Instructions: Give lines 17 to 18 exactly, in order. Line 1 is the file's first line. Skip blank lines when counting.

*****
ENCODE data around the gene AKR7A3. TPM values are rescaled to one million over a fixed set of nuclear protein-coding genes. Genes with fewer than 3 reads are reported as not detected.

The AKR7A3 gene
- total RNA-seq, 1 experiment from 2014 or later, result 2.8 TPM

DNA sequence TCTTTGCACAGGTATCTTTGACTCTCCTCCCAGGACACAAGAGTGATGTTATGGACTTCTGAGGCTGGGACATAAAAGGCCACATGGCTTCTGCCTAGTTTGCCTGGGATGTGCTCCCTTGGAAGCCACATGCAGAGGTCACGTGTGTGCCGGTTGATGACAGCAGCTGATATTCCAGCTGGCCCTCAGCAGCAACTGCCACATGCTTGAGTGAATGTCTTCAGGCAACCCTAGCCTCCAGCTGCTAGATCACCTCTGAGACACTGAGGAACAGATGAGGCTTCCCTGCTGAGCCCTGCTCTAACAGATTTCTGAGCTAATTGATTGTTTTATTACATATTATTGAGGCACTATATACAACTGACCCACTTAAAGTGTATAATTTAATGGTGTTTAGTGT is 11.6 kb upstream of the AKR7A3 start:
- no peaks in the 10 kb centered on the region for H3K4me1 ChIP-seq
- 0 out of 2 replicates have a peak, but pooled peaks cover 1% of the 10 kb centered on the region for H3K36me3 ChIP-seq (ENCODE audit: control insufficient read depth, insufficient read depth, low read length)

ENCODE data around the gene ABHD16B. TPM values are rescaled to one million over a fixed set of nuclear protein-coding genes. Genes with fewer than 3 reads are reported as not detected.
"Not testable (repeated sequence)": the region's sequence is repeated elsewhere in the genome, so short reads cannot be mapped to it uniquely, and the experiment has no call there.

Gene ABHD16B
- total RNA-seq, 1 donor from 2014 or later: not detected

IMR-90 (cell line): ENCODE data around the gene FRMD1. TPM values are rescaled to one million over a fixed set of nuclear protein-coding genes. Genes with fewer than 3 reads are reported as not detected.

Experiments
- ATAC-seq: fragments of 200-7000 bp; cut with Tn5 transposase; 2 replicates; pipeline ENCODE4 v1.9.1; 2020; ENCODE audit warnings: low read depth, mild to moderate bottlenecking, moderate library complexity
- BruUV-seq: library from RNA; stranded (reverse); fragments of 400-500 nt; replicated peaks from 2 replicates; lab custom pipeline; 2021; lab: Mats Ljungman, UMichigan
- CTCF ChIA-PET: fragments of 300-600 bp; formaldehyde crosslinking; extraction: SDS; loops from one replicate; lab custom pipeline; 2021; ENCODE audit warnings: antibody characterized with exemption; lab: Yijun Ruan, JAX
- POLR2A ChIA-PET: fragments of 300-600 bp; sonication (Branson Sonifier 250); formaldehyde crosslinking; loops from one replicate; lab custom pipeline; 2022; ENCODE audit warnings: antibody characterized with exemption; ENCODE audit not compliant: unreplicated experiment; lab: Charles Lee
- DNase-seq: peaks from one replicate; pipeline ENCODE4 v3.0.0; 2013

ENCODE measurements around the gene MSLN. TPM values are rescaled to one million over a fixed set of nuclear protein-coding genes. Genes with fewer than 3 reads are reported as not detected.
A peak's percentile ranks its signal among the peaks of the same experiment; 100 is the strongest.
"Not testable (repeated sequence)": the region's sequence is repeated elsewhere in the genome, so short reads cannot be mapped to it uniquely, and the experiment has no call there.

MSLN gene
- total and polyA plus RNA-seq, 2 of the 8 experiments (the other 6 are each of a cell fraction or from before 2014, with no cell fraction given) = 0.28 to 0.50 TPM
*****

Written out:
- DNase-seq: peaks from one replicate; pipeline ENCODE4 v3.0.0; 2013

ENCODE measurements around the gene MSLN. TPM values are rescaled to one million over a fixed set of nuclear protein-coding genes. Genes with fewer than 3 reads are reported as not detected.